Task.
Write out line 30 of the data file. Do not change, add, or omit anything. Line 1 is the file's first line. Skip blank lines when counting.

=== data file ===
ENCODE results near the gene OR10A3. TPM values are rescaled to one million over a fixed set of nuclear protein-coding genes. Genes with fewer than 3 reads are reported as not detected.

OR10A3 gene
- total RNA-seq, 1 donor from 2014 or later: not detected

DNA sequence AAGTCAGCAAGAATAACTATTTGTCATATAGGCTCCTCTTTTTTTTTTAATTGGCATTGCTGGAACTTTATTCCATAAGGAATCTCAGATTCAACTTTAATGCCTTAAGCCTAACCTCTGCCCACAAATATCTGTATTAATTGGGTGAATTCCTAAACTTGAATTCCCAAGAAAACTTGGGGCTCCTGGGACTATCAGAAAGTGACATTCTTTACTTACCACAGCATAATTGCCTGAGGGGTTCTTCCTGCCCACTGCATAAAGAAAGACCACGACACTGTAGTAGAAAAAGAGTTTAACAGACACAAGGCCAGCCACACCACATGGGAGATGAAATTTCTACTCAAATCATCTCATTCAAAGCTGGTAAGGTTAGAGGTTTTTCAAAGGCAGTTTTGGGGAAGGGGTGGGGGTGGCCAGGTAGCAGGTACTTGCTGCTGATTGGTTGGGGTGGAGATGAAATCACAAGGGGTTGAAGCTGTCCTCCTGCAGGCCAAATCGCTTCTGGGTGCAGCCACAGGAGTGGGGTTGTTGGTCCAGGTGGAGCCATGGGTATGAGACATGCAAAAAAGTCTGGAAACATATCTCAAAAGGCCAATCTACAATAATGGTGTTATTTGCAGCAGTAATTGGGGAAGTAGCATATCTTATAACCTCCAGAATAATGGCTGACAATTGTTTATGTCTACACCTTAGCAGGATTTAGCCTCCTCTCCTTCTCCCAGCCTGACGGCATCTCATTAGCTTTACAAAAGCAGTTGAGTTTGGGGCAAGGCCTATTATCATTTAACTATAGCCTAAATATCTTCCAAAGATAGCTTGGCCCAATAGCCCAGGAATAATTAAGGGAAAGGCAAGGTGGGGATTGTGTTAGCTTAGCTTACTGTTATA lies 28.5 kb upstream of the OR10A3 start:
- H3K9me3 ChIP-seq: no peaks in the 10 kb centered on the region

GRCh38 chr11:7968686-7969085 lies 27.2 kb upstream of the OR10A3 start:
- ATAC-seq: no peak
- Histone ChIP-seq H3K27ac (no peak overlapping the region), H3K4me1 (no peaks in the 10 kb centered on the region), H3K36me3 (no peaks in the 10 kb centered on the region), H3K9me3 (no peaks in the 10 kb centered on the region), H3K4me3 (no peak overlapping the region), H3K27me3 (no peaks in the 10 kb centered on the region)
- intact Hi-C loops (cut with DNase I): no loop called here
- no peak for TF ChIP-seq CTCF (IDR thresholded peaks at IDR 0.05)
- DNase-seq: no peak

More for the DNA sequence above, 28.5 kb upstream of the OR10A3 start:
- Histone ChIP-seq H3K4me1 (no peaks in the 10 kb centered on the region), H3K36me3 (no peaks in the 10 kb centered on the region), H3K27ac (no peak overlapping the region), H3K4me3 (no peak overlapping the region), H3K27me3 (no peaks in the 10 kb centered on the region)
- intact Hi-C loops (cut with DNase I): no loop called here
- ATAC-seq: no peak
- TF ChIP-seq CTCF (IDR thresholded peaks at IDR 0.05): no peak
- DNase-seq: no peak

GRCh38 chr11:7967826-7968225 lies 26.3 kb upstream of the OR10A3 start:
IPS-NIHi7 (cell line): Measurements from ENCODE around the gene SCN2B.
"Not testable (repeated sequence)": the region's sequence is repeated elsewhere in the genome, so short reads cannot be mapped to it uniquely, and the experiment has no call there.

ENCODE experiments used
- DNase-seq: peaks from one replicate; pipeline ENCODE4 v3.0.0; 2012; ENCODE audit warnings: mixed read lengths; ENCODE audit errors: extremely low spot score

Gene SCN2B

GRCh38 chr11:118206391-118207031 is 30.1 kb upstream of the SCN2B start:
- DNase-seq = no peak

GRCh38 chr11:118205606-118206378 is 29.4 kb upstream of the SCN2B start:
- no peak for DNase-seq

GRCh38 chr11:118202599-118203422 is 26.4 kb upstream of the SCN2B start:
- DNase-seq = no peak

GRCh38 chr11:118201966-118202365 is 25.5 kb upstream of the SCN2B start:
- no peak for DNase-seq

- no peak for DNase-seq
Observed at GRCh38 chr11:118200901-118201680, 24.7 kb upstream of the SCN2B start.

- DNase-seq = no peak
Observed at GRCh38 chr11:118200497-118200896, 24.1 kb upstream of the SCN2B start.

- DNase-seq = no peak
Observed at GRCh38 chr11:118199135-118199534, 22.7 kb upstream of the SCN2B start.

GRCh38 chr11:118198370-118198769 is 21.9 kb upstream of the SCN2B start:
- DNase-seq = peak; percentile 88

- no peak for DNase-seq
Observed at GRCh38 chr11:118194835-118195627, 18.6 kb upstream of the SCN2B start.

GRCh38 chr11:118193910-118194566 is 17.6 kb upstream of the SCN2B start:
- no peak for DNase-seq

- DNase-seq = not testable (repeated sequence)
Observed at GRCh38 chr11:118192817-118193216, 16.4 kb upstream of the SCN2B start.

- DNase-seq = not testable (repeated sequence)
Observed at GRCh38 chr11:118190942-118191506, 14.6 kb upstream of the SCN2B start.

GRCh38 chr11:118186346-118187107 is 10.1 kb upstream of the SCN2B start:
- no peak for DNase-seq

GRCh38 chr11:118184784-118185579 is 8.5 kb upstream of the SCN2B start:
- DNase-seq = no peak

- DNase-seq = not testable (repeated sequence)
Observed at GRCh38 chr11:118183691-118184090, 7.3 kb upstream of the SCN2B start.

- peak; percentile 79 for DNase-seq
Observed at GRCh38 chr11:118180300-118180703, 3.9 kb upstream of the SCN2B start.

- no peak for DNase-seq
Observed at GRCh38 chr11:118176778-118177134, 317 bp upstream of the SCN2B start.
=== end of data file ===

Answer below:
GRCh38 chr11:118201966-118202365 is 25.5 kb upstream of the SCN2B start: